The Man Who Fell to Earth (1 disc) DVD
This DVD is currently unavailable to order
Directed by Nicolas Roeg
Produced in 1976
Main Language - English
Countries & Regions - American film
In Nicolas Roeg's The Man Who Fell to Earth, an alien (David Bowie) arrives on Earth in search of water to save his own dying planet. Assuming the name Thomas Jerome Newton, he forms a lucrative partnership with patent attorney Farnsworth (Buck Henry). While they build a financial empire, Thomas plans to build a ship that will return him to his home world. However, he begins to fall prey to earthly pleasures and failings.
A striking, multi-layered science fiction film, The Man Who Fell to Earth enhances its pulp novel source whilst remaining true to the allegorical tragedy of its premise. Bowie's distant, surreal presence as the androgynous alien of the title adds to the film's ethereal quality and also assures its status as a pop classic. A stream of visual pyrotechnics accompanies the descent of Bowie's frail extra-terrestrial from avant-garde business genius to flawed human being. Demanding, convoluted and coldly titillating.
Publisher: Optimum Releasing
Length: 133 mins
Cat No: OPTD0978
Format: DVD Colour
by Barry Forshaw on 26th April 2011
Nic Roeg's science-fiction classic The Man Who Fell To Earth has never looked better than in this revelatory Blu-ray edition, with David Bowie perfect in a part he was... Read on
Nic Roeg's science-fiction classic The Man Who Fell To Earth has never looked better than in this revelatory Blu-ray edition, with David Bowie perfect in a part he was never able to top. This 35th Anniversary edition reminds us that Roeg's brilliance was often matched by ill-focussed indulgence (notably in the interminable, unerotic sexual encounters), but it's still a mesmerising film. Co-stars Candy Clark, Rip Torn and Buck Henry remain as impressive as ever. The film was based on the cult novel by Walter Tevis. Hide
by Anon on 22nd July 2002
Whilst watching this wonderful film, one is irrestably drawn to pondering 2 big questions - (1) how did Nic Roeg manage to make something so complex, challenging and u... Read on
Whilst watching this wonderful film, one is irrestably drawn to pondering 2 big questions - (1) how did Nic Roeg manage to make something so complex, challenging and uncommercial with the backing of a big studio, and (2) just why did his career go into free-fall in the 80's?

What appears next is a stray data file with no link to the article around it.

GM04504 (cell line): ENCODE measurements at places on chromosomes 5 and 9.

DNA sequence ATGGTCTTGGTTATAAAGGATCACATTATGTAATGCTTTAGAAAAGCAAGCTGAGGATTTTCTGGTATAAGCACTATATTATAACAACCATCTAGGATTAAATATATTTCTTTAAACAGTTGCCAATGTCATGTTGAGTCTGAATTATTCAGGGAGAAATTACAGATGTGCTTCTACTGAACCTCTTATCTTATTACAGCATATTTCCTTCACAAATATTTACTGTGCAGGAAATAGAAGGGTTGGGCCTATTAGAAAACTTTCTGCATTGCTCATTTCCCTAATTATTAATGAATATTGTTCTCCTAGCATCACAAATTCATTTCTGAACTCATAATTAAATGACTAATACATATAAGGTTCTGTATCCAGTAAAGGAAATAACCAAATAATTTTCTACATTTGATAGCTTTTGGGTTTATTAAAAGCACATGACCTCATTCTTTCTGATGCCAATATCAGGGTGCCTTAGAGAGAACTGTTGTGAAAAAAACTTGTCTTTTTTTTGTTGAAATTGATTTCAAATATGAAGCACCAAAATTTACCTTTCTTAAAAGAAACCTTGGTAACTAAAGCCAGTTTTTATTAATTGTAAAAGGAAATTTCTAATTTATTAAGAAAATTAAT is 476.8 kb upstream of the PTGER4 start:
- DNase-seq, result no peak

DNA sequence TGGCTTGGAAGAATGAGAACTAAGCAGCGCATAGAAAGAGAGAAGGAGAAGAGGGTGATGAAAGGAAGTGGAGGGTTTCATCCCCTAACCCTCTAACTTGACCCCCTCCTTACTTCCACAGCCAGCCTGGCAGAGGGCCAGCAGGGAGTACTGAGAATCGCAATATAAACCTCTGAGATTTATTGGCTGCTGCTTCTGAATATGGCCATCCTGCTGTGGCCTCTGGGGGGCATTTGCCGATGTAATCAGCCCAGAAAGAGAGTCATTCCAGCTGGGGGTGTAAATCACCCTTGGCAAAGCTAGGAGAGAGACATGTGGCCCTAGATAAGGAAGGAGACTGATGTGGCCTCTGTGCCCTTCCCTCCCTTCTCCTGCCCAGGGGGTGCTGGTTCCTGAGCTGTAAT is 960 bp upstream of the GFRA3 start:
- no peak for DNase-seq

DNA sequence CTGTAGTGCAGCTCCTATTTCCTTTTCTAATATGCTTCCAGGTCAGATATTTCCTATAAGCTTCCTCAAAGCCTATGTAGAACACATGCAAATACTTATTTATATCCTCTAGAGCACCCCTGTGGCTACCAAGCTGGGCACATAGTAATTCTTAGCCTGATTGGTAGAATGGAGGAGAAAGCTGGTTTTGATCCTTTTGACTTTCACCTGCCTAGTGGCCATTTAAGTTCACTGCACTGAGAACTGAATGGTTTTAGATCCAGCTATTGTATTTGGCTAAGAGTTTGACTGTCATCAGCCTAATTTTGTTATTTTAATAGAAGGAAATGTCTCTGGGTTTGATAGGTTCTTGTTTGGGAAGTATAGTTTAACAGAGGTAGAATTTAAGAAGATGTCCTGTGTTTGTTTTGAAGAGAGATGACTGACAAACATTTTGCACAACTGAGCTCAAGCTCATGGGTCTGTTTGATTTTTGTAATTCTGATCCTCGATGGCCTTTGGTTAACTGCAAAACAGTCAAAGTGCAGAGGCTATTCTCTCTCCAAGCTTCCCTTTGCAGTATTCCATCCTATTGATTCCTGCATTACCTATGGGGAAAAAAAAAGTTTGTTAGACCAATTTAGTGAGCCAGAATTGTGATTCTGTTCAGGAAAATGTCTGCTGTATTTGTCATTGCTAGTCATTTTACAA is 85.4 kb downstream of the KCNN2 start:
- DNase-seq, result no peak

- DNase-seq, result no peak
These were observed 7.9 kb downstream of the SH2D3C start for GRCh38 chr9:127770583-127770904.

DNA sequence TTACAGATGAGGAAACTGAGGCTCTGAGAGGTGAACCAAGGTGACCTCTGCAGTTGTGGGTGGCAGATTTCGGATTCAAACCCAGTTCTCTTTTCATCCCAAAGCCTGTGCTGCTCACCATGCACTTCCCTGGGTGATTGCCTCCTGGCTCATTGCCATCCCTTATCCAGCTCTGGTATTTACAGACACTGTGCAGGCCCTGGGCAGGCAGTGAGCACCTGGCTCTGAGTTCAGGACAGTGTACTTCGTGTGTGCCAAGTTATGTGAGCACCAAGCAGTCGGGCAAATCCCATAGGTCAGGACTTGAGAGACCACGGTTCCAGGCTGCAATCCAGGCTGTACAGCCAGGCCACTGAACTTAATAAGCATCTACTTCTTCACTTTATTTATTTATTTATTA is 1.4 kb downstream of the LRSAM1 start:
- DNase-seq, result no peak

At his best Nic Roeg was the finest director to come out of Britain since Michael Powell (another British director who rejected the stereotypical notions of British restraint and good taste in his films). Sadly the days when studios invested in and encouraged such talent seem to be over, and after the great but commercially and critically disastrous "Eureka" Mr. Roeg never achieved the same spark of genius in his films. But "The Man Who Fell to Earth" is a worthy representation of this director at his most ambitious, maddening and extreme. If you've never seen it
before, you're in for a memorable experience.
by Anon on 20th August 2001
Roeg takes Walter Tevis' pulp novel and transforms it into one of the most complex and intertextually rewarding films in cinema's short history. David Bowie plays the ... Read on
Roeg takes Walter Tevis' pulp novel and transforms it into one of the most complex and intertextually rewarding films in cinema's short history. David Bowie plays the extra-terrestrial who falls to earth in a do-or-die mission to save the inhabitants of his dying planet. With his super-intelligence he soon gains control of various multi-corporations and amasses a huge fortune in the process. As he strives to construct a space programme with the capabilities of reaching his desolate world, he falls prey to the pernicious vices of capitalist society.
As with all Roeg's films, the deceptively thin story is embellished by the imagination of a supreme artistic craftsman. The narrative is stretched and twisted so that the past runs into the future into the present; the soundtrack complements the visuals with breathtaking juxtapositions; and the editing collides images that blend with each other across time and space to produce meanings that other directors can only fail to match.